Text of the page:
The poet also wrote other novels, short stories, drama, theatrical pieces, movie screenplays, essays, and collections of letters, in particular Zoti nuk është shqiptar (God Is Not Albanian) of 1996. He was the editor, text author, and co-author of the documents and missives contained in Knocking on Europe’s Conscience of 1992, a publication printed by the Council for the Defence of Human Rights and Freedoms in Prishtina.

-Robert Elsie and Janice Mathie-Heck
Bulzat: Vjersha (Prishtina: Rilindja, 1960); Engjujt e rrugëve (Prishtina: Rilindja, 1963); E di një fjalë prej guri (Prishtina: Rilindja, 1969); Nga bible e hestjies (Prishtina: Rilindja, 1975); Vjersha (Prishtina: Rilindja, 1977); Pagëzimi I fjalës (Prishtina: Rilindja, 1981); Varrii qyqes (Prishtina: Rilindja, 1983); Poezi (Tirana: Naim Frashëri, 1984); Kënga e hutinit (Prishtina: Rilindja, 1986); Nata e papagajve (Prishtina: Rilindja, 1990); Lirikë me shi (Prishtina: Lumi, 1994)

The Call of the Owl: Poems of Azem Shkreli, trans. by John Hodgson (Prishtina: Kosova Association of Literary Translators, 1989); Blood of the Quill: Selected Poetry from Kosova, trans. by Robert Elsie and Janice Mathie-Heck (Los Angeles: Green Integer, 2008)

For a larger selection of poems, click here:
Let my grass grow above my head
Above my head let my grass grow
My grass above my head let it grow

Let it grow
Let my grass grow above my head
—Translated from the Albanian by Robert Elsie and Janice Mathie-Heck

The Words
I place you stone upon stone and build with you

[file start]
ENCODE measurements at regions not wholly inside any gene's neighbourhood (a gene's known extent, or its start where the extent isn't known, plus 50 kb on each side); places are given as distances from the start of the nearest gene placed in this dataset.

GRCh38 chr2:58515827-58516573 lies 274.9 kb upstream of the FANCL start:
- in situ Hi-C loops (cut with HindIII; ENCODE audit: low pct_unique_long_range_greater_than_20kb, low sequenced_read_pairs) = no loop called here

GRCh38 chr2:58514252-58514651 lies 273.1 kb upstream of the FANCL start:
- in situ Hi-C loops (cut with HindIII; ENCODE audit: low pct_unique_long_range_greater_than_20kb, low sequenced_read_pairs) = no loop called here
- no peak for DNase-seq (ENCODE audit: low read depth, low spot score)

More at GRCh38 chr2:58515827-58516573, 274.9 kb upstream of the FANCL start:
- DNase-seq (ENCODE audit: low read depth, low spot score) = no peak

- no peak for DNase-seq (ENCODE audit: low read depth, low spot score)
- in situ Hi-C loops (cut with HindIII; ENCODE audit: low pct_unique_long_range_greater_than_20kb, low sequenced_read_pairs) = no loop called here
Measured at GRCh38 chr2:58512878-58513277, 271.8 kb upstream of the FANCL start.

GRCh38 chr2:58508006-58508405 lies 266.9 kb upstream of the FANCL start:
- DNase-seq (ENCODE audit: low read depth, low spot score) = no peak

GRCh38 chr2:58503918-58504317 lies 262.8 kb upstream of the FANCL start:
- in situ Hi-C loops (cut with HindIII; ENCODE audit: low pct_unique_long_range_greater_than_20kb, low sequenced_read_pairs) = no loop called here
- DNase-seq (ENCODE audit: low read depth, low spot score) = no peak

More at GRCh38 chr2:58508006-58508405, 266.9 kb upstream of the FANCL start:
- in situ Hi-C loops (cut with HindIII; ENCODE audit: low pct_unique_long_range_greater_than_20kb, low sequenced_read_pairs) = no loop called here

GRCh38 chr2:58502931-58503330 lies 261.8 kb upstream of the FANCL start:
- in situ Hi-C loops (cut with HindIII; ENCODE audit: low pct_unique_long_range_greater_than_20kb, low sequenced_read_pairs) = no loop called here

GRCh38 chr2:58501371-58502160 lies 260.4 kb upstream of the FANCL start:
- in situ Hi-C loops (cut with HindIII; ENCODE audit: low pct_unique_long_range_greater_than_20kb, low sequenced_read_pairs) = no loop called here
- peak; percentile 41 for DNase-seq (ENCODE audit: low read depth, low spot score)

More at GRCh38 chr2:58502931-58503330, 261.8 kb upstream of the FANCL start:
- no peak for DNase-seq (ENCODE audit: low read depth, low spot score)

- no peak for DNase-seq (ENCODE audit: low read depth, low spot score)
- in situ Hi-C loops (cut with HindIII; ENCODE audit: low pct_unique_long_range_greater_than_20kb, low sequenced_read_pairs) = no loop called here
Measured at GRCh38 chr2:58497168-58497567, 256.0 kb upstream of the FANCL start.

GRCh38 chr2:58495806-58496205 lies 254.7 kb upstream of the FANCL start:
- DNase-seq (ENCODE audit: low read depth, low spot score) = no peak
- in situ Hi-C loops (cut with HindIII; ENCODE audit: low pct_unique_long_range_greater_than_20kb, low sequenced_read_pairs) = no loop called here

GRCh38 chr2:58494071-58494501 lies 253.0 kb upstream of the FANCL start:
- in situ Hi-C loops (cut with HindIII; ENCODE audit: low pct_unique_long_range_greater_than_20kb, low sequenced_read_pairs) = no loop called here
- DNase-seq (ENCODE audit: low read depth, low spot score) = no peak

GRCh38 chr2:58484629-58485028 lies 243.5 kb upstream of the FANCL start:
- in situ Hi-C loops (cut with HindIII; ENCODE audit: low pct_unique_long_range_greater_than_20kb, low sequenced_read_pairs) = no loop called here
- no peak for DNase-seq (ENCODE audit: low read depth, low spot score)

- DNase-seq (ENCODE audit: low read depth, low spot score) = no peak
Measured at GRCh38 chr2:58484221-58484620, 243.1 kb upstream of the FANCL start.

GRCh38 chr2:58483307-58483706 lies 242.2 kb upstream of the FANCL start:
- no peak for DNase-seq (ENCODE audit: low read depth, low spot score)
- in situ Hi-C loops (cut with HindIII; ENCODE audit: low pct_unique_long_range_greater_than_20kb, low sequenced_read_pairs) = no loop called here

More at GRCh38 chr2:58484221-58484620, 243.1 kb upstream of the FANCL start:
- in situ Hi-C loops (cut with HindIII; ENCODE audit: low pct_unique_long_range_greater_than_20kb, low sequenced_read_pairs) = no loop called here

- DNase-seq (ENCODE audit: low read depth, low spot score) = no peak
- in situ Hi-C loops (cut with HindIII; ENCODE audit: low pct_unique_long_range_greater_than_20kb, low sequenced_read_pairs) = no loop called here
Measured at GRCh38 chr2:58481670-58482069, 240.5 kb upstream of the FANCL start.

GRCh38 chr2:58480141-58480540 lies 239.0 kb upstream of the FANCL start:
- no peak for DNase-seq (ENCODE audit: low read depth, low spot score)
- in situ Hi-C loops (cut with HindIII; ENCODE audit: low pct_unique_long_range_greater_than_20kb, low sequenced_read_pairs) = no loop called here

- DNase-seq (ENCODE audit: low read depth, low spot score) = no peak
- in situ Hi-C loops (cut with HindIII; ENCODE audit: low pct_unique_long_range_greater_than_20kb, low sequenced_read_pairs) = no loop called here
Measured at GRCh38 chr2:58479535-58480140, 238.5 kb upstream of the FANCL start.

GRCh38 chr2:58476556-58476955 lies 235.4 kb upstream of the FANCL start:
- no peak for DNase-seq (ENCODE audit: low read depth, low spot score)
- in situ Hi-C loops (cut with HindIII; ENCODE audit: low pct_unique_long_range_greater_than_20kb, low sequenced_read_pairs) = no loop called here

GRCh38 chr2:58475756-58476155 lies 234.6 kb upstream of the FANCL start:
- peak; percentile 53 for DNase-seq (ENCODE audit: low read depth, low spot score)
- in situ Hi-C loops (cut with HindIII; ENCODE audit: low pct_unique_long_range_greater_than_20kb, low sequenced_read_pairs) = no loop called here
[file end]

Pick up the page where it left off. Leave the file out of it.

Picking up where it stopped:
The Great Wall of my faith in mankind,
In my shadow and in things which do no know me
I place you stone upon stone,
On the thoughts and silence I do not trust,
On the subdued new mother I place you
Stone upon stone,
On the pain of endurance, on
Unforgiven blood, on the traces
I did not leave where I took the wrong road, and on my
Guild and that of Christ whom I never saw,
For you I place your stone upon stone
On my shoulders, on bread which must not be trampled,
And on my father’s hunched years,
I place you
Stone upon stone
On everything I do not have and
On everything I cannot do,
I place you stone upon stone on my head and take an oath.
—Translated from the Albanian by Robert Elsie and Janice Mathie-Heck

The Light of Separation
We waited as one awaits,
Rain, like blades of grass growing
We filled our corneas and cups
With the waiting,

We spoke no word,
We spilled no joy,

We simply lit a cold
Candle, and followed it,

Oh God
How the light of separation burned
—Translated from the Albanian by Robert Elsie and Janice Mathie-Heck
English language translation copyright ©2008 by Robert Elsie and Janice Mathie-Heck. Reprinted from Azem Shkreli, Blood of the Quill: Selected Poetry from Kosova (Los Angeles: Green Integer, 20008).